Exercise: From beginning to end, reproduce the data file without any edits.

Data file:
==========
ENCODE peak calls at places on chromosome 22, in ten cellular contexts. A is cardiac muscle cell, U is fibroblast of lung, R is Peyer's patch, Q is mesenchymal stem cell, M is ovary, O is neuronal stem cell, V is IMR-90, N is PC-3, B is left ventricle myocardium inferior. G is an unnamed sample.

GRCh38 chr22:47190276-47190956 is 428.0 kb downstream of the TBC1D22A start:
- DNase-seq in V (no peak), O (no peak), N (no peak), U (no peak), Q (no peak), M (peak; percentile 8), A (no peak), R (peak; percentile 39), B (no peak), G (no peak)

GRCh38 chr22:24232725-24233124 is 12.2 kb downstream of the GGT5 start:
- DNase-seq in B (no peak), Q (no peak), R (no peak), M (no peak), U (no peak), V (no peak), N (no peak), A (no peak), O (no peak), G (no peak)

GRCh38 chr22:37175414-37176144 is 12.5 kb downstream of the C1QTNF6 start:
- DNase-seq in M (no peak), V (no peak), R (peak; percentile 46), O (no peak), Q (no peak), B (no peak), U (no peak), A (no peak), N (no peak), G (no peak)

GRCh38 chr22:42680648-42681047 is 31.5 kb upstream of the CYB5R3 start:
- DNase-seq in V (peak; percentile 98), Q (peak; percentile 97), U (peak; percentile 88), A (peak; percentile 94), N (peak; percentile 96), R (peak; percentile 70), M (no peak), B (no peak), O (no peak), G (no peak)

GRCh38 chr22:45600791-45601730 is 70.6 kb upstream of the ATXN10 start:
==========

ENCODE peak calls at places on chromosome 22, in ten cellular contexts. A is cardiac muscle cell, U is fibroblast of lung, R is Peyer's patch, Q is mesenchymal stem cell, M is ovary, O is neuronal stem cell, V is IMR-90, N is PC-3, B is left ventricle myocardium inferior. G is an unnamed sample.

GRCh38 chr22:47190276-47190956 is 428.0 kb downstream of the TBC1D22A start:
- DNase-seq in V (no peak), O (no peak), N (no peak), U (no peak), Q (no peak), M (peak; percentile 8), A (no peak), R (peak; percentile 39), B (no peak), G (no peak)

GRCh38 chr22:24232725-24233124 is 12.2 kb downstream of the GGT5 start:
- DNase-seq in B (no peak), Q (no peak), R (no peak), M (no peak), U (no peak), V (no peak), N (no peak), A (no peak), O (no peak), G (no peak)

GRCh38 chr22:37175414-37176144 is 12.5 kb downstream of the C1QTNF6 start:
- DNase-seq in M (no peak), V (no peak), R (peak; percentile 46), O (no peak), Q (no peak), B (no peak), U (no peak), A (no peak), N (no peak), G (no peak)

GRCh38 chr22:42680648-42681047 is 31.5 kb upstream of the CYB5R3 start:
- DNase-seq in V (peak; percentile 98), Q (peak; percentile 97), U (peak; percentile 88), A (peak; percentile 94), N (peak; percentile 96), R (peak; percentile 70), M (no peak), B (no peak), O (no peak), G (no peak)

GRCh38 chr22:45600791-45601730 is 70.6 kb upstream of the ATXN10 start: